Home care is an increasingly effective option for treating and managing a growing range of acute and chronic health conditions (i.e. congestive heart failure, diabetes, recuperation after surgery) outside of traditionally defined health care settings. Home care results in shortening a person’s length of stay in a hospital or nursing home by providing post-acute care that would otherwise occur only in a hospital.

A health crisis our country is facing can be summed up in two numbers: 5 and 50. These numbers stand for the 5 percent of patients who account for 50 percent of rising health care costs. For the top 5 percent of Americans who suffer from multiple chronic conditions, home care is the cost-effective answer to keep them out of hospitals and in their homes.

As the baby boomers in America continue to age, home care is projected to grow exponentially. Nurses, home health aides and personal care aides are among the top five occupations projected to see the largest increase in jobs in the near future.

The home care nurse managing and treating chronic conditions, like diabetes or heart disease, helps oversee their client’s medications, check vital signs, monitor blood sugar levels and zero in on the most serious and oftentimes, most preventable health risk factors. In-home therapists help patients retain mobility and avoid injuries that could bring them back to the emergency room. Skilled home care agencies, made up of aides, nurses and therapists, help thousands of people with disabilities and medically frail or elderly patients avoid unnecessary or premature nursing home admissions and opt instead for the comfort of home.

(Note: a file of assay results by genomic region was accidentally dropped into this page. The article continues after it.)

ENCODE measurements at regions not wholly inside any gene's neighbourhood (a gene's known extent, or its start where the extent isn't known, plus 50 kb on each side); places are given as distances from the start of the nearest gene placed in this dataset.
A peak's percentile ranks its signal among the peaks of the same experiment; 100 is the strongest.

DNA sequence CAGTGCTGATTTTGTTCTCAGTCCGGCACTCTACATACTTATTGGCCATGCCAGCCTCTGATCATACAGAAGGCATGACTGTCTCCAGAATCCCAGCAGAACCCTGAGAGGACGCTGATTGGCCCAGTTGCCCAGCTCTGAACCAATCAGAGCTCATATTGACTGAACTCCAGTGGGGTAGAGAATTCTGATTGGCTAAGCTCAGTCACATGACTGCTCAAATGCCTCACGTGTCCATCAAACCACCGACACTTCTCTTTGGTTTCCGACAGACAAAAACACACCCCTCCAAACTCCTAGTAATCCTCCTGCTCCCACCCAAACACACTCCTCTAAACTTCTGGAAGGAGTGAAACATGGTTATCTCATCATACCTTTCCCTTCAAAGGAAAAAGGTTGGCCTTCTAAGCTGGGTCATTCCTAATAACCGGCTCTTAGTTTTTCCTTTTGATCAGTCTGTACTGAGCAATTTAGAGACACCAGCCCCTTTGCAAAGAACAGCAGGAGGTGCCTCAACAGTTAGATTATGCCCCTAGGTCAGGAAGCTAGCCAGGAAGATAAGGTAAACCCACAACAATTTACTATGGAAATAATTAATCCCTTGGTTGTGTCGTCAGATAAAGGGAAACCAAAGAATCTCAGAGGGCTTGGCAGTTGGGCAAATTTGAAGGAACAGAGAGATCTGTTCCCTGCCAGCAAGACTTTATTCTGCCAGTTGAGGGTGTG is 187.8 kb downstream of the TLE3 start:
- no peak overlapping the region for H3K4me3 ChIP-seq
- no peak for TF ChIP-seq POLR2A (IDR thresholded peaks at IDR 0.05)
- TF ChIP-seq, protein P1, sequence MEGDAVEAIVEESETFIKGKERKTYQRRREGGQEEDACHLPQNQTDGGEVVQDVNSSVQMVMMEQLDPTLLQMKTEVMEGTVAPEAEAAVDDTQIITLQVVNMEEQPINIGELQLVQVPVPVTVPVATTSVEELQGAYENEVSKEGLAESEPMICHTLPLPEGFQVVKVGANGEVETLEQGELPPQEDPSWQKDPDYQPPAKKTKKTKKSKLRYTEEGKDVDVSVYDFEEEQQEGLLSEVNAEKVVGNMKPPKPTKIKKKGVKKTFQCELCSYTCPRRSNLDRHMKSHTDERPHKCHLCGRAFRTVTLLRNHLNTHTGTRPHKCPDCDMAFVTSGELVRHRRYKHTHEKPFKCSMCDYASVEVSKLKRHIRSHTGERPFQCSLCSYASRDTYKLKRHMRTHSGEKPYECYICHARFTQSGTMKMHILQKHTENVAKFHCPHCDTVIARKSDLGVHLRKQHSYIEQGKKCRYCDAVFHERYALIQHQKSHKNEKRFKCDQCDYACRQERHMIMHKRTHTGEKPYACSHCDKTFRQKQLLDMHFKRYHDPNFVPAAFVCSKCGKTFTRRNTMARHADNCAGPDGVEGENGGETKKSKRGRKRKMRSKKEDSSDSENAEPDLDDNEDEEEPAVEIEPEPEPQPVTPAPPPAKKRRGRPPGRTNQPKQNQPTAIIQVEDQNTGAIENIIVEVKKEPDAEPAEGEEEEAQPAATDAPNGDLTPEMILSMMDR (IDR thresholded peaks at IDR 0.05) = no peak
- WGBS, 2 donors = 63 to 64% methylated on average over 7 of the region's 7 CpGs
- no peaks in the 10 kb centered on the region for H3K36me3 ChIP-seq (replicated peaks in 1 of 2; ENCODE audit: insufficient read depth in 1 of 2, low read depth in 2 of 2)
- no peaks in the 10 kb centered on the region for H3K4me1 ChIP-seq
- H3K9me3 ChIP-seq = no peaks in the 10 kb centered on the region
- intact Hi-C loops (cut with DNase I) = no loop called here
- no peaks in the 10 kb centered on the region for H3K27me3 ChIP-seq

We encourage you to join the growing number of passionate health care professionals that provide care and compassion and effectively work to provide high quality, cost-effective care at home!       

This blog was written by Little Falls RN Case Manager, Anne Janson.       

Alzheimer’s Disease – It’s Not Normal Aging

Alzheimer’s is the most common form of dementia, a general term for memory loss and other intellectual abilities serious enough to interfere with daily life. Alzheimer’s disease accounts for 50 to 80 percent of dementia cases, according to the Alzheimer’s Association. Click here for an interactive tour of how Alzheimer’s affects the brain.